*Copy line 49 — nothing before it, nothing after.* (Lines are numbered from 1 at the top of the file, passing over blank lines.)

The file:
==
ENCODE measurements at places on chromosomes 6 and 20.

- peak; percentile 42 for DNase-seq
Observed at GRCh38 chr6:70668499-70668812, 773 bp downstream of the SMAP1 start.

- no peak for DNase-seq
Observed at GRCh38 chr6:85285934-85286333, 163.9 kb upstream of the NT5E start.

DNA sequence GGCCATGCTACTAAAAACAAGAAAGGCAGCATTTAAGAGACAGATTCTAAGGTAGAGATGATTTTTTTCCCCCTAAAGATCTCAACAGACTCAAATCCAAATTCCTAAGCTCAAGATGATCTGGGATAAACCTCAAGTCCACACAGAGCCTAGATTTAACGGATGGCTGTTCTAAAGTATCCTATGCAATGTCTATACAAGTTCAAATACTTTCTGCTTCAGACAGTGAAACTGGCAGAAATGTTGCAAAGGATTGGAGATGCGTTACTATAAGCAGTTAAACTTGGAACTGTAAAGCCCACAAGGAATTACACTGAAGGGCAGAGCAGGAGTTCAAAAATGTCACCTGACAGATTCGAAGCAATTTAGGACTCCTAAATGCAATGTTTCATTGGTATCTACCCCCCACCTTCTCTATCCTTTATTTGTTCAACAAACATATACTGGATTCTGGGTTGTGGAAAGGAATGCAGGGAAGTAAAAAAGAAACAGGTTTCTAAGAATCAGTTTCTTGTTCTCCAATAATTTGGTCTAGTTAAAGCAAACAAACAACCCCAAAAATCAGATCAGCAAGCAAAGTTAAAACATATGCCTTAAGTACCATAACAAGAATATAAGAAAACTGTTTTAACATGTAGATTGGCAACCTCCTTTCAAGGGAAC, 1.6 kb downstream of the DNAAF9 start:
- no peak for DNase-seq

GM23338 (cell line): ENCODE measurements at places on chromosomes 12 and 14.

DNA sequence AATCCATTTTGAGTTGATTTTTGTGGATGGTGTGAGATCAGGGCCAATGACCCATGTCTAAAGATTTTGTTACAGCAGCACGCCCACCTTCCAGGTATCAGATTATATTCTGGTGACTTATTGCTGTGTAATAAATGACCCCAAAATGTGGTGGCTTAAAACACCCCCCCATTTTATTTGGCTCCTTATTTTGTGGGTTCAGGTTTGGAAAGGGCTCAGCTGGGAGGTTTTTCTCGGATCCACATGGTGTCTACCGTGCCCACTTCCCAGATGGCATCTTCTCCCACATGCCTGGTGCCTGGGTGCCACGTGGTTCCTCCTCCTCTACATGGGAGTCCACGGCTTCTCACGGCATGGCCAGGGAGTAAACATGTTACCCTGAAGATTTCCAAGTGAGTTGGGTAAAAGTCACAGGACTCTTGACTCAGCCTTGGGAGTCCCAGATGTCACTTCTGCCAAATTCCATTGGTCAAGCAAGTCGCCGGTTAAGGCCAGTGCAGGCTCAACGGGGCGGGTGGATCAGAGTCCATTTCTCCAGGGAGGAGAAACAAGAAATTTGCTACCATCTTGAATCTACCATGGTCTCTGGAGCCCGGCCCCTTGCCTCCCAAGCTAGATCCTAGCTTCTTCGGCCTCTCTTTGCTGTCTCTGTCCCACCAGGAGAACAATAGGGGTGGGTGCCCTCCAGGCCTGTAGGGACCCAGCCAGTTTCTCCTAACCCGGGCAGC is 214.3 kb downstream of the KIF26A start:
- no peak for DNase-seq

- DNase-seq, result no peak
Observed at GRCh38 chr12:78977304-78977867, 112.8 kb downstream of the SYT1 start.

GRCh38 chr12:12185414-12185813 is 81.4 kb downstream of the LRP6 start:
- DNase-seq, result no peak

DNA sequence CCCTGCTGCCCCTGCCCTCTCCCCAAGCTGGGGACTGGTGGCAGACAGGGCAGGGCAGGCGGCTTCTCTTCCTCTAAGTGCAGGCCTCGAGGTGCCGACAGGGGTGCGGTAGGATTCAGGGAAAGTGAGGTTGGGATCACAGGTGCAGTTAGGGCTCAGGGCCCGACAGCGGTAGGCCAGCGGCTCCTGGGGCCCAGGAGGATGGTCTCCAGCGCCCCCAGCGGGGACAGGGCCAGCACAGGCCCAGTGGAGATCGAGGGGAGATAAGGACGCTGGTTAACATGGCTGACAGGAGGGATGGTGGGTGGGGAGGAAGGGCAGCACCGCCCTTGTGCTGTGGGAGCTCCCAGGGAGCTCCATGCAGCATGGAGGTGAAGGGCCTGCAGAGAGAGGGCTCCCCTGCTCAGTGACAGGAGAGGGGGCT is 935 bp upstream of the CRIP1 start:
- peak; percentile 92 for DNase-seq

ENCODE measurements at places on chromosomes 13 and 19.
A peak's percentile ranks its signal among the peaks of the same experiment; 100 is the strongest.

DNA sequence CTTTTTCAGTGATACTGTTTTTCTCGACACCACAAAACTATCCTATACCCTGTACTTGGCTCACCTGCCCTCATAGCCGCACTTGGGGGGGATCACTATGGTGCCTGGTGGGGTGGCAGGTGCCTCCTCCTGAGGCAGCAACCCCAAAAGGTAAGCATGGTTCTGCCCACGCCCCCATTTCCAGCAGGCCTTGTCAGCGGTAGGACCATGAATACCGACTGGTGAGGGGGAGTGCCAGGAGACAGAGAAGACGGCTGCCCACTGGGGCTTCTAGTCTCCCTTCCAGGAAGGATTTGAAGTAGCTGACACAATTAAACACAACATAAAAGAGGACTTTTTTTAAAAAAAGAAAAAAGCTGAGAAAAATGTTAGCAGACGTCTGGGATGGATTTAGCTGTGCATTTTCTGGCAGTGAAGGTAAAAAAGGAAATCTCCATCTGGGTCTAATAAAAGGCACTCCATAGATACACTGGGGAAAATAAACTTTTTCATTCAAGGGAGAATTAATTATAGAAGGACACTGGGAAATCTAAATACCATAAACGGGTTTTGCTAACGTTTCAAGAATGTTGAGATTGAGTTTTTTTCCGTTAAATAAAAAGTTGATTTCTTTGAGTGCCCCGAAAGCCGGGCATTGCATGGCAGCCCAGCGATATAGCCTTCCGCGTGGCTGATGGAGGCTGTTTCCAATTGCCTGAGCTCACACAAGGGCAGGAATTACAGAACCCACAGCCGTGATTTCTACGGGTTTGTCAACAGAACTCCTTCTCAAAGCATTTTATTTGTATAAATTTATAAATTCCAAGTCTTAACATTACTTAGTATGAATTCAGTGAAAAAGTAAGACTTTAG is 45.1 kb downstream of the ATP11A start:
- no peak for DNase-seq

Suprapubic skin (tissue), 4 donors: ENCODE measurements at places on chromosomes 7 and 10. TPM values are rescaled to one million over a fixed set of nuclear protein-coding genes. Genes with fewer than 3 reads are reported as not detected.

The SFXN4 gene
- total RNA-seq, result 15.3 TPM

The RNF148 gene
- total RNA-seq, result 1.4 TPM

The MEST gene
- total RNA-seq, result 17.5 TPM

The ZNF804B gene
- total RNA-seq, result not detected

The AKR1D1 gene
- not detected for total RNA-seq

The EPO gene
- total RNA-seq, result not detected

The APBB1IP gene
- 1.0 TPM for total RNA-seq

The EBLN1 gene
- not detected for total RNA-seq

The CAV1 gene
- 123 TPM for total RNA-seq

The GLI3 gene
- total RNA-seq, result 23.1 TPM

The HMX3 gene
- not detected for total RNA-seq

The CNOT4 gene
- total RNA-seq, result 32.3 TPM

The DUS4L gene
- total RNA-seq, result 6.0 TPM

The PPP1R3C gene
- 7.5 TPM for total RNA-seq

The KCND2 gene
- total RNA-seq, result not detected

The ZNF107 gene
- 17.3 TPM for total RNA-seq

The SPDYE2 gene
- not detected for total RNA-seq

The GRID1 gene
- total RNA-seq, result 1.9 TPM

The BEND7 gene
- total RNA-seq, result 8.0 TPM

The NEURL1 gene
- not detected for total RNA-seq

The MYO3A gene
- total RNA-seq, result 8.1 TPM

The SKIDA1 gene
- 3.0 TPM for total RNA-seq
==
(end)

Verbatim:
- 7.5 TPM for total RNA-seq